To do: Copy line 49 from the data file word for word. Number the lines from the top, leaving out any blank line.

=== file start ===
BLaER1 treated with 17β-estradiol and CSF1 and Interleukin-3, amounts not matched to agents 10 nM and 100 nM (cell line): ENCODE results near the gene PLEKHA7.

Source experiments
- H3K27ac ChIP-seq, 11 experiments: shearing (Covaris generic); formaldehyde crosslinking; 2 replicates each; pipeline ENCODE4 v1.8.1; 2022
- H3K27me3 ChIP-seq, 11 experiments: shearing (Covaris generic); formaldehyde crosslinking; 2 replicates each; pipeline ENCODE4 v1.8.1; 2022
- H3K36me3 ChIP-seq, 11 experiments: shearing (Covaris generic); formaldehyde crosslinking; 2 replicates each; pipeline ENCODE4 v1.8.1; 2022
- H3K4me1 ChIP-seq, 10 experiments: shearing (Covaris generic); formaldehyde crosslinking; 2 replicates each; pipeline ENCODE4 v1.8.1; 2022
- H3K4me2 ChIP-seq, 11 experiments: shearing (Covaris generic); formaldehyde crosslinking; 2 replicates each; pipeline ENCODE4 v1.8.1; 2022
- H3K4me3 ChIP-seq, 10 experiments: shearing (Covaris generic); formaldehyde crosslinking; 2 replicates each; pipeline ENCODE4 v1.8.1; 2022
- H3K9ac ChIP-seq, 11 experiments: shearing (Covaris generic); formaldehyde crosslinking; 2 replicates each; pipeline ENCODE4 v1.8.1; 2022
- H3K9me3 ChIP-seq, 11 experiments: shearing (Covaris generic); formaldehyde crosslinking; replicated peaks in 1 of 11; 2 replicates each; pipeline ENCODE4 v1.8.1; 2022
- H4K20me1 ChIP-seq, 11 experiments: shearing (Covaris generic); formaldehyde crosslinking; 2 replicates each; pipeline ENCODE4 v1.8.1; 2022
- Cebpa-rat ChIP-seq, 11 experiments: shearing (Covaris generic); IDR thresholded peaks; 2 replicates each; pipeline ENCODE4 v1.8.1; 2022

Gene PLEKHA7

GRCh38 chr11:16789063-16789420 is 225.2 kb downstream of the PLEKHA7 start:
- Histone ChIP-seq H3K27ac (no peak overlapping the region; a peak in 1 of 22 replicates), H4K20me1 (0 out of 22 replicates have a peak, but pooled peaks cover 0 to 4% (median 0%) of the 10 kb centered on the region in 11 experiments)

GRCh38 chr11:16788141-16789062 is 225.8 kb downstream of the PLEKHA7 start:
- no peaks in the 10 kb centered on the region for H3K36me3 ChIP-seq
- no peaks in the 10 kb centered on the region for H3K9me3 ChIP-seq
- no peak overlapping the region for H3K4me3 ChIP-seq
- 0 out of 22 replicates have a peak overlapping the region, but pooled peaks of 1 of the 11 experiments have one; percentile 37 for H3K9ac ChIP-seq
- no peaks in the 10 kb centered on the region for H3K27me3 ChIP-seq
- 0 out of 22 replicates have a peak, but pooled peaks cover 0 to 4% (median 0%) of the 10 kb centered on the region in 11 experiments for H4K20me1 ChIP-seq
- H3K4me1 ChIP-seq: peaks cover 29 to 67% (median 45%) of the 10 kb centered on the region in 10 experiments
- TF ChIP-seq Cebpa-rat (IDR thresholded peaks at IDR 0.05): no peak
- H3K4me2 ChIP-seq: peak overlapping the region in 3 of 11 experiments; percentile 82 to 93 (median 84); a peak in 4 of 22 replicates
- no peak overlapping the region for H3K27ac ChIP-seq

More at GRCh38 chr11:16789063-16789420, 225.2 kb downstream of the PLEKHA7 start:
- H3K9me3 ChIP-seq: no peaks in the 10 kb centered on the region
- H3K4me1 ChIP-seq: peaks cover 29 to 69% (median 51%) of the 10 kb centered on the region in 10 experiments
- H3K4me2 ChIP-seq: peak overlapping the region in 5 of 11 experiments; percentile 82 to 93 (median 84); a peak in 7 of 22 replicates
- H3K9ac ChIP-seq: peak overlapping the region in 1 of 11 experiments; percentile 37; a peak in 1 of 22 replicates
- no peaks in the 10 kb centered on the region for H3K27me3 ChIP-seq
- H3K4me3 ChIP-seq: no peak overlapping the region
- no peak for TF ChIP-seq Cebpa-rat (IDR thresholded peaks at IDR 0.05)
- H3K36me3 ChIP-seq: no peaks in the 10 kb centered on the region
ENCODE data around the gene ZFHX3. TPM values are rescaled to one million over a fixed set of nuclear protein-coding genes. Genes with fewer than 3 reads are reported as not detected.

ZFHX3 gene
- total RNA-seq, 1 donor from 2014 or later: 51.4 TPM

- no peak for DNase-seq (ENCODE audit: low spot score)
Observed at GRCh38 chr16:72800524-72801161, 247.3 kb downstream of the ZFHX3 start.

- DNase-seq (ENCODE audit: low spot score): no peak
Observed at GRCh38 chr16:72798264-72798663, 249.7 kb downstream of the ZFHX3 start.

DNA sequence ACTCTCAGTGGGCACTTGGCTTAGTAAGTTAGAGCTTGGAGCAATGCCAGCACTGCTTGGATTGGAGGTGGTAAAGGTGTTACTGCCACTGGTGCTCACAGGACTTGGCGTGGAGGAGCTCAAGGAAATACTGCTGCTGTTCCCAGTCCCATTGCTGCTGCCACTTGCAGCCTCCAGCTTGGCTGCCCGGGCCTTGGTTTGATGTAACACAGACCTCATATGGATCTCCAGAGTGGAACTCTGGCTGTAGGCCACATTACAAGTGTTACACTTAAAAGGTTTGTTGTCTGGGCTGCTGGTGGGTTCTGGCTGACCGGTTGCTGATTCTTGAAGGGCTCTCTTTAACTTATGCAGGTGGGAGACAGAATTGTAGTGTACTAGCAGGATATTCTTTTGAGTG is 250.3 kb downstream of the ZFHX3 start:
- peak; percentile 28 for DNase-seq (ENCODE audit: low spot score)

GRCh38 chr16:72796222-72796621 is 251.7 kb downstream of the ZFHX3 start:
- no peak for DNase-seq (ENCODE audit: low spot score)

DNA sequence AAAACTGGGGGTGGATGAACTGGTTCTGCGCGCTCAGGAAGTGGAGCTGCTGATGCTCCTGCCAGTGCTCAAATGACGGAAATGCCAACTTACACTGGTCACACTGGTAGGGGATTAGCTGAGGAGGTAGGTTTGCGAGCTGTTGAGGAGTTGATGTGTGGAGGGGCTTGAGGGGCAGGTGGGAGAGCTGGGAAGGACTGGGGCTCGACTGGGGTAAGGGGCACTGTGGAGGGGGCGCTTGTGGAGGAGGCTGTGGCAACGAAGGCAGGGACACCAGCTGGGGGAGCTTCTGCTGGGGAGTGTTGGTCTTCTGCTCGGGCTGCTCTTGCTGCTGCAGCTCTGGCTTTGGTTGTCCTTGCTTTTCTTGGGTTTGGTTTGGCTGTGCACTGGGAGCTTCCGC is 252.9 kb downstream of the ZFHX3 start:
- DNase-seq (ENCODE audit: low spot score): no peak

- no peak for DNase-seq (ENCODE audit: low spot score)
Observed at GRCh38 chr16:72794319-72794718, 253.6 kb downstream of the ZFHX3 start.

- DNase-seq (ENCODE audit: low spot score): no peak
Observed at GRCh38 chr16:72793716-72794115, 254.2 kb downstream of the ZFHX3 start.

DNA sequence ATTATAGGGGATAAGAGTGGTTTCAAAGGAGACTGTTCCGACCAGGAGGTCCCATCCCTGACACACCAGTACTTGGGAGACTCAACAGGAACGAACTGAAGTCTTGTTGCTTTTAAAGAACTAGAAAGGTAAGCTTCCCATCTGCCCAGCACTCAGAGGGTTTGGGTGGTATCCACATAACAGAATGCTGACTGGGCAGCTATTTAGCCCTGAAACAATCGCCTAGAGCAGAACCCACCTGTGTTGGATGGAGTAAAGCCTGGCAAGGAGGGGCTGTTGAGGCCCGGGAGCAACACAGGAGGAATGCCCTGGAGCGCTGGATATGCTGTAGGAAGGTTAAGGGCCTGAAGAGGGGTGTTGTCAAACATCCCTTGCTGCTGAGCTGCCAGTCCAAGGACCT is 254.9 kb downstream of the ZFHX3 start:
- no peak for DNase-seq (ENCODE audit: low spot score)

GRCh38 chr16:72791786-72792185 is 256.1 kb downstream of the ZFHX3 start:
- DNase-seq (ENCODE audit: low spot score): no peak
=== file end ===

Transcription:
- no peak for DNase-seq (ENCODE audit: low spot score)